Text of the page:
You could also head over to the neighbouring Cambridge to check out the options there with CambridgeSide Galleria and Harvard Square.

Nightlife and Dining Out

Boston is blessed with excellent food culture, from casual diners to world-class restaurants. Not surprisingly seafood features heavily, and Boston is home to yet another historic record: the Union Oyster House is the oldest restaurant in the land.

There are some other unmissable local delicacies to try, including:
  • Clam ‘Chowdah: a thick and creamy soup containing potatoes, onions, usually pork and – of course – clams
  • Massachusetts is well-known for its orchards so it’s worth sampling the cider, great coupled with tasty cider donuts
  • As well as orchards there are cranberry farms in the vicinity and cranberry jelly is another local speciality
  • For international flavours head to Chinatown or go to North End for authentic Italian cuisine.

Boston has more than its fair share of cool places to have a drink. Try Deep Ellum or Drink for classy cocktails, or Stoddard’s for the historic Bostonian pub experience. If you really want to properly chill out then head to the Frost Ice Bar, the largest ice bar in the world. Down by the water, Legal Harborside has a retractable roof that makes it an idyllic spot in summertime.

After hours Boston will not disappoint either. The Good Life is a firm favourite with locals, while the atmospheric Royale or The Estate may well keep you dancing until dawn.


New England is a gift to the explorer because there are many attractions and towns clustered within a relatively small area (in USA terms). Hiring a car is an ideal way to get around stress-free, and these helpful hints are useful to be aware of:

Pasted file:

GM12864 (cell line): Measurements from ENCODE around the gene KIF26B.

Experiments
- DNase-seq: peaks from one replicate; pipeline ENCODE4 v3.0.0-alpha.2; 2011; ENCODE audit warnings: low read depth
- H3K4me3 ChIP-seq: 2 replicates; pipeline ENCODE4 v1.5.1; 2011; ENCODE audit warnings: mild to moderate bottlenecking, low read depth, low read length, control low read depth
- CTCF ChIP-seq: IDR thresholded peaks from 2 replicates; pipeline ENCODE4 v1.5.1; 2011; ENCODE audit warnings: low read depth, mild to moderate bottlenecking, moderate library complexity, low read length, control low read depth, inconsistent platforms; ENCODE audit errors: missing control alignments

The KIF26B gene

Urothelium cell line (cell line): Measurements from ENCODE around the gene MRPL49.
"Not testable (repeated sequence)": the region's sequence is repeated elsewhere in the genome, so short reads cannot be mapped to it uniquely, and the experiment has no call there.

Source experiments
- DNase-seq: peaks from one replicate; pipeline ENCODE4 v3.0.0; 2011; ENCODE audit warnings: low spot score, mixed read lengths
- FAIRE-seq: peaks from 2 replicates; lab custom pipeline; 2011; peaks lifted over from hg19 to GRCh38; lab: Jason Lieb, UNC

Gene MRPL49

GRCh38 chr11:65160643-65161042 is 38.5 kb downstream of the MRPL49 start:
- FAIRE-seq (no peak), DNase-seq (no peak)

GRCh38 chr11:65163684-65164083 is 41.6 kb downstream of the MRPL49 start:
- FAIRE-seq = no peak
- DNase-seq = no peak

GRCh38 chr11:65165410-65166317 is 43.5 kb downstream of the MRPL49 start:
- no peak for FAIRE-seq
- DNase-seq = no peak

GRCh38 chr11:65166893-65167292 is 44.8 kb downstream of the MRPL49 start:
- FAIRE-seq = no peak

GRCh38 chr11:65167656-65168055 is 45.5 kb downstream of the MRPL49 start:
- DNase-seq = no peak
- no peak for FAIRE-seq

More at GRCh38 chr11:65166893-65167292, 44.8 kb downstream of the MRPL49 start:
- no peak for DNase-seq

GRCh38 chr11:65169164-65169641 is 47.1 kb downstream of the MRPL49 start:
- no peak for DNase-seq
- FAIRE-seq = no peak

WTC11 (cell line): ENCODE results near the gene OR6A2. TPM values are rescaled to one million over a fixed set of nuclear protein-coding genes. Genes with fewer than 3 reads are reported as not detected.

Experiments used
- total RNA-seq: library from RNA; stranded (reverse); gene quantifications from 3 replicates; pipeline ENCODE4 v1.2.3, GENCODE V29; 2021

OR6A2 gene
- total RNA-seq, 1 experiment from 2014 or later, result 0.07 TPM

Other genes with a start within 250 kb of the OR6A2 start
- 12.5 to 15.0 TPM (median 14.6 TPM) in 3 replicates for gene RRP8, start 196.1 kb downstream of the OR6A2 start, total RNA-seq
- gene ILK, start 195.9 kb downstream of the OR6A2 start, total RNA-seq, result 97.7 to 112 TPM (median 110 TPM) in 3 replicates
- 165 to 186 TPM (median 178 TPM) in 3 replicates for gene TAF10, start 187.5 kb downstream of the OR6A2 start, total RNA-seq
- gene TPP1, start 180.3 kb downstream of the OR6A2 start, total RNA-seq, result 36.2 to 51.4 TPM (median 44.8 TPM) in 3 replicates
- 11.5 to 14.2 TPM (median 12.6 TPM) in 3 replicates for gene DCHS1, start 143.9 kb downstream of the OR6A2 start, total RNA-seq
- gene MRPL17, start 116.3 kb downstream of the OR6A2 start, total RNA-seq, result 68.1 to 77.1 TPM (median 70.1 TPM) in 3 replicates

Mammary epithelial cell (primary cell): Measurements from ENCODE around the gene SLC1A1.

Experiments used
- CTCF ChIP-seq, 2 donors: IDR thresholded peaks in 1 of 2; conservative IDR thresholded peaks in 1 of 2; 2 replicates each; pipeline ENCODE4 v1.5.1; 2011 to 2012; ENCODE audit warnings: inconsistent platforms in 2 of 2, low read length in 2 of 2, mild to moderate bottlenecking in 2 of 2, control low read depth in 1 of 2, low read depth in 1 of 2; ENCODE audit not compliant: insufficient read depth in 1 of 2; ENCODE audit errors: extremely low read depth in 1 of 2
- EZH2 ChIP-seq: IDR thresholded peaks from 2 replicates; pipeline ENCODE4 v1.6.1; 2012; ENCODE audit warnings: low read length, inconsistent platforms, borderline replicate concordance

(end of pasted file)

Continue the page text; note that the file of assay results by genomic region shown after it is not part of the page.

• When hiring a car you will need a credit card that matches your driving license
  • Most car rental firms require a minimum age of 25, or may charge a higher fee to younger drivers. If you are over 70 years of age it might be more difficult to hire a vehicle as well
  • It is illegal to drink any alcohol and then drive
  • It is also worth keeping an eye out for one of the designated Scenic Byways through the region, especially if your visit coincides with the autumn leaves’ display of glorious colour.
    • Tourist Information

      Boston has two Visitor Centers to dispense information. The Boston Common Visitor Center (Monday – Friday 8.30am – 5pm, Saturday and Sunday 9am – 5pm) can be found at 139 Tremont Street, while an additional Visitor Information Booth (Monday – Friday 9am – 5.30pm, Saturday and Sunday 10am – 6pm) is located at 800 Boylston Street.


      The dramatically positioned Boston Logan International Airport is situated adjacent to East Boston on one of the peninsulas that comprise Boston harbour, just across the bridge from downtown Boston itself. It is very well connected globally.